Analyses looking at correlates with diabetic retinopathy severity showed it was worse among black/African American patients versus whites, Hispanic/Latinos versus non-Hispanic/non-Latinos, and among patients with Medicaid versus those having private insurance.

Factors associated with better visual acuity at presentation included younger age and male gender. Again, there were statistically significant differences favoring whites versus black/African American patients, non-Hispanic/non-Latinos versus Hispanics/Latinos, and patients having private insurance versus Medicaid as well as those with Medicare coverage versus Medicaid. Analyses comparing patients with mild nonproliferative diabetic retinopathy against those with either severe nonproliferative disease or proliferative disease showed that patients having the worse level of diabetic retinopathy also had worse presenting visual acuity.

Visual acuity at presentation among non-Hispanic patients was similar across all geographic regions, defined as Midwest, Northeast, South, and West. However, geographic disparity in visual acuity at presentation was noted among Hispanic patients and patients with Medicaid as their primary insurance. For both analyses, visual acuity was worse among residents in southern versus northern states.

“In particular, our study showed that visual acuity at presentation was lower among Hispanics and those living in the Sunbelt states where diabetes prevalence is very high,” Singh said.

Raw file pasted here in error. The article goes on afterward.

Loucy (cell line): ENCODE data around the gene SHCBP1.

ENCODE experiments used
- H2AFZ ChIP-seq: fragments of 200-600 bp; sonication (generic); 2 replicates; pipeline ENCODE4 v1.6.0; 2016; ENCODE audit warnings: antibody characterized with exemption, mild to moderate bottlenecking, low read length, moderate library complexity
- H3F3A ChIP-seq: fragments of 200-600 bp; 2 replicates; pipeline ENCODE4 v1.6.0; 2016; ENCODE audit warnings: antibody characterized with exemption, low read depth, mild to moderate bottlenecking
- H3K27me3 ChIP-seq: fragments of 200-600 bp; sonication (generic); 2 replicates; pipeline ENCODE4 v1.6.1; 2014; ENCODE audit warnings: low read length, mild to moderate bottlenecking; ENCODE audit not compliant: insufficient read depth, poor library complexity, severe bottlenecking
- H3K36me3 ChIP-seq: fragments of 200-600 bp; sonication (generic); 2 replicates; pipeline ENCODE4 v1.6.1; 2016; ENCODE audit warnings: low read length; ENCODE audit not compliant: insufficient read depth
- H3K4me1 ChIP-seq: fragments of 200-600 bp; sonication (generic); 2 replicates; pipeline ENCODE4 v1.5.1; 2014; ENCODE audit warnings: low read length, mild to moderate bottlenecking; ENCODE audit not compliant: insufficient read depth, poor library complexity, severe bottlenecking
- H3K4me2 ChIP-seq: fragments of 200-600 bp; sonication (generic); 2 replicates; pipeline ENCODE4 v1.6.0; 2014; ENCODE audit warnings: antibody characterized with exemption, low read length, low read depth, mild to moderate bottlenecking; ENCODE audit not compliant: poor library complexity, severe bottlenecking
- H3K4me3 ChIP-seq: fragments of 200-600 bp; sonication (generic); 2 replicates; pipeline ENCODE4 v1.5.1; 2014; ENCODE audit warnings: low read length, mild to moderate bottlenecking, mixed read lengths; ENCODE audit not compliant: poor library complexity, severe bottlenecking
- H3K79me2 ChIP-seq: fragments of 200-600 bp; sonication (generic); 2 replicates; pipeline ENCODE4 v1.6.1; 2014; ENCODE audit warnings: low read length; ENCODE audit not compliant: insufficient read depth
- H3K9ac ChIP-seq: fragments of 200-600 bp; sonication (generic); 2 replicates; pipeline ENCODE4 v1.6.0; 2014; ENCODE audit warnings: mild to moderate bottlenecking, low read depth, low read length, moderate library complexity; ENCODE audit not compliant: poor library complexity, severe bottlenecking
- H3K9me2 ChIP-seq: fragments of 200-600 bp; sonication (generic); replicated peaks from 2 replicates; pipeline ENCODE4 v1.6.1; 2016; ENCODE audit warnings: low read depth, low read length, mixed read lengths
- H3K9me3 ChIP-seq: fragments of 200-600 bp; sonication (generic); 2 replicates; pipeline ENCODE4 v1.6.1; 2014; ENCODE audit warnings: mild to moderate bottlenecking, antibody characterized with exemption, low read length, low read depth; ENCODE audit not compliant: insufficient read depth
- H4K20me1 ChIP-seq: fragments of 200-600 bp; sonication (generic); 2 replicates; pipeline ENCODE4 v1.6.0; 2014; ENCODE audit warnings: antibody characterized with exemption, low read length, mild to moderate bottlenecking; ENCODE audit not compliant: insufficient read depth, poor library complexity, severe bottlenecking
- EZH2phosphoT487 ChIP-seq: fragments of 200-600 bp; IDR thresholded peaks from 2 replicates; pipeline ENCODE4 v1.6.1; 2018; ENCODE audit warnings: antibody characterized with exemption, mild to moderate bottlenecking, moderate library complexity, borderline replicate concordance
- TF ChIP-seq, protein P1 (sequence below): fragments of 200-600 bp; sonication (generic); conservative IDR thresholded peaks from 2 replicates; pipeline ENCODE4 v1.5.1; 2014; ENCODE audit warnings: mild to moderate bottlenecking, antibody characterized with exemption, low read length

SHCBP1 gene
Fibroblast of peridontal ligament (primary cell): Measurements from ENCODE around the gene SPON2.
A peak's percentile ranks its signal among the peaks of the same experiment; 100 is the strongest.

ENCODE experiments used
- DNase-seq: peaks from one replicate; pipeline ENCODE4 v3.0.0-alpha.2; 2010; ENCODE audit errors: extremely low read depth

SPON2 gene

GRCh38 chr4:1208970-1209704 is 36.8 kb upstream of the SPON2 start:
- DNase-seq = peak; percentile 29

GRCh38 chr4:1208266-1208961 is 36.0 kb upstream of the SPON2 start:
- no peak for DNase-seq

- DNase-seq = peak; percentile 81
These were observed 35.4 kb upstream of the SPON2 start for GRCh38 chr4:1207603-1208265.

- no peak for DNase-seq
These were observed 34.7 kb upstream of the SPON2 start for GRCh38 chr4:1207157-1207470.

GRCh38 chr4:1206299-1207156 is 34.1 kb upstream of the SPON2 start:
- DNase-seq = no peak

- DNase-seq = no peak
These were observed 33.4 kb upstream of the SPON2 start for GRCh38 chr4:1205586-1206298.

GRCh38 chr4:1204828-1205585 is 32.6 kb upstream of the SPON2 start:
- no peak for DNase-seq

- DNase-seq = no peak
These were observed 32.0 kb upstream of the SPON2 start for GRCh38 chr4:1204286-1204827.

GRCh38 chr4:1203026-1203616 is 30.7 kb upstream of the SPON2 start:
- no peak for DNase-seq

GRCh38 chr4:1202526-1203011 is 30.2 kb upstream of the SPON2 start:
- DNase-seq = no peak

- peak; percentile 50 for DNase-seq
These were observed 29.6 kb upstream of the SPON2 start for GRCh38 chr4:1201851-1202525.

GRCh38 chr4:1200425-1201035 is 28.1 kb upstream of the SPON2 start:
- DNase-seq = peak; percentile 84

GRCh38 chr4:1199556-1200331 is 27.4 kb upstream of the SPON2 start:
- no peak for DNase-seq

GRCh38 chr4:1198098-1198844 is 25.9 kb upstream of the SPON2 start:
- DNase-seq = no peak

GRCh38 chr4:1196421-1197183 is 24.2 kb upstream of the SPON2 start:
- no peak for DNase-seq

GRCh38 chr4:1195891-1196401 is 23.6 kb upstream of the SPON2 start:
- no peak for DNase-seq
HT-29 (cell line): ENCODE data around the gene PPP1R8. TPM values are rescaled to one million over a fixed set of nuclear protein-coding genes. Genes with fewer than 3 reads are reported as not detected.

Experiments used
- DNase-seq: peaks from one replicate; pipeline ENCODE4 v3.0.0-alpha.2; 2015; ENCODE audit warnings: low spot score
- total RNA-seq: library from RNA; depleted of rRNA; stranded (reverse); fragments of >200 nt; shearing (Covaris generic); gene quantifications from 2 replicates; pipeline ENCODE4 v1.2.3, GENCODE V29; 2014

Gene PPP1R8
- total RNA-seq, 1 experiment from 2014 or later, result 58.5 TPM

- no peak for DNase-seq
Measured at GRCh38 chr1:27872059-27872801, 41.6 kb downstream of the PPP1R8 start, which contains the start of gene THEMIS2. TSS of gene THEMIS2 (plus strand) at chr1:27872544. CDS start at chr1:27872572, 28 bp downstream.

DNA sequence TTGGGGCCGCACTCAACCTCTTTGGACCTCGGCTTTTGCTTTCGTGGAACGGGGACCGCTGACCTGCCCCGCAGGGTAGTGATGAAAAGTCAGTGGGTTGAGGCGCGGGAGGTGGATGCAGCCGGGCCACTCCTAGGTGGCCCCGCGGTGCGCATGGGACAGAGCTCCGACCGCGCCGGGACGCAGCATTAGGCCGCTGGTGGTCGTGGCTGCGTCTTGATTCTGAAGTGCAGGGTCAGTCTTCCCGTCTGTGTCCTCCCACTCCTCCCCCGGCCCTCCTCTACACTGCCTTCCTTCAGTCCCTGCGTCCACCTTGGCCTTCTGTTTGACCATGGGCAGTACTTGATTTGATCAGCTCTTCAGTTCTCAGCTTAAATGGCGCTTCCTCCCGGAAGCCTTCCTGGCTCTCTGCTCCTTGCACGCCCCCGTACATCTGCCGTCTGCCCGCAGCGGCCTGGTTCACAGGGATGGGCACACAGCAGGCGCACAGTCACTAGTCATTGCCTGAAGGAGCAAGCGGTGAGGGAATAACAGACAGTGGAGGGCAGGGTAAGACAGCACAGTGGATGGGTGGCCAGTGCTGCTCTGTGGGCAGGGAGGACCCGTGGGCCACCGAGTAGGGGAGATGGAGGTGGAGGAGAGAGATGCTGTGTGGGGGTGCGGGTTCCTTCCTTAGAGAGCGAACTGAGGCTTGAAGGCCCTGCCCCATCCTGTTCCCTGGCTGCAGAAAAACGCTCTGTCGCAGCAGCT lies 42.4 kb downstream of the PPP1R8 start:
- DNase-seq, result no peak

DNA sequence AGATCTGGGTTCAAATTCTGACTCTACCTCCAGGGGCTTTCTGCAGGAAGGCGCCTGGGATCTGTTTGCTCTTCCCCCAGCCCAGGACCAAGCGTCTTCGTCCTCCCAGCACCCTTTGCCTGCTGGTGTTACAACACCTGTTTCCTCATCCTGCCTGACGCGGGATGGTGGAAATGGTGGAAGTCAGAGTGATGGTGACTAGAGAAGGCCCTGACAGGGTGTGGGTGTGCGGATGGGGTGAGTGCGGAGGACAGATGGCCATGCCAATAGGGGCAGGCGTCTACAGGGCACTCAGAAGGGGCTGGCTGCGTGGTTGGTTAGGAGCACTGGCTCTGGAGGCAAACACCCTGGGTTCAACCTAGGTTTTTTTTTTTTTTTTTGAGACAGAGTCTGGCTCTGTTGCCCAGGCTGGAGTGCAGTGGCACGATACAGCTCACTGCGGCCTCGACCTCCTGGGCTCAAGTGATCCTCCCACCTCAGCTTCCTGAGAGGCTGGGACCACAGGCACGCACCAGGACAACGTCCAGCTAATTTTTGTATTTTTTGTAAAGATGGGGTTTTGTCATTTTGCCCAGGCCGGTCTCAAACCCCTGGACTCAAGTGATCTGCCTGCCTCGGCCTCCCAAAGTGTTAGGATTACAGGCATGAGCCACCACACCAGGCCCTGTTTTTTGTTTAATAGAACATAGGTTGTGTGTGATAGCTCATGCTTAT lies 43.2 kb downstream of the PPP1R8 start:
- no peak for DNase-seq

Analyses of anti-VEGF injection utilization showed that overall, patients received approximately 3.8 injections during the first year after their diagnosis. Significant differences in anti-VEGF injection utilization showed higher utilization among white non-Hispanics versus white Hispanics, Medicare and private insurance patients versus Medicaid patients, and those with less severe versus more severe retinopathy. In addition, patients living in the southern and western regions of the US received a higher number of injections on average than their counterparts in other areas of the country.

The study also evaluated factors associated with differences in visual acuity during 5 years of follow-up. These analyses showed that compared with white patients, blacks had worse visual acuity at baseline and throughout the duration of follow-up.

Disparity also existed between Hispanic and non-Hispanic patients with Hispanics presenting with and maintaining worse visual acuity throughout the study, and the difference between Hispanic and non-Hispanic patients was even greater than the disparity between blacks and whites. Patients with more severe diabetic retinopathy at baseline also maintained worse vision throughout follow-up compared with their less severely affected counterparts.

An analysis with patients stratified by insurance status showed all groups maintained the same mean visual acuity throughout follow-up. The best average visual acuity was found among private insurance patients, followed by those with Medicare coverage while those with Medicaid had the worst visual acuity.

Interestingly, however, when patients were stratified by race/ethnicity and insurance status, Hispanic patients with private insurance had worse visual acuity at presentation and at 5 years than non-Hispanic Medicaid patients, Singh noted.

Rishi P. Singh, MD
Singh is a consultant to companies that market treatments for diabetic macular edema and diabetic retinopathy.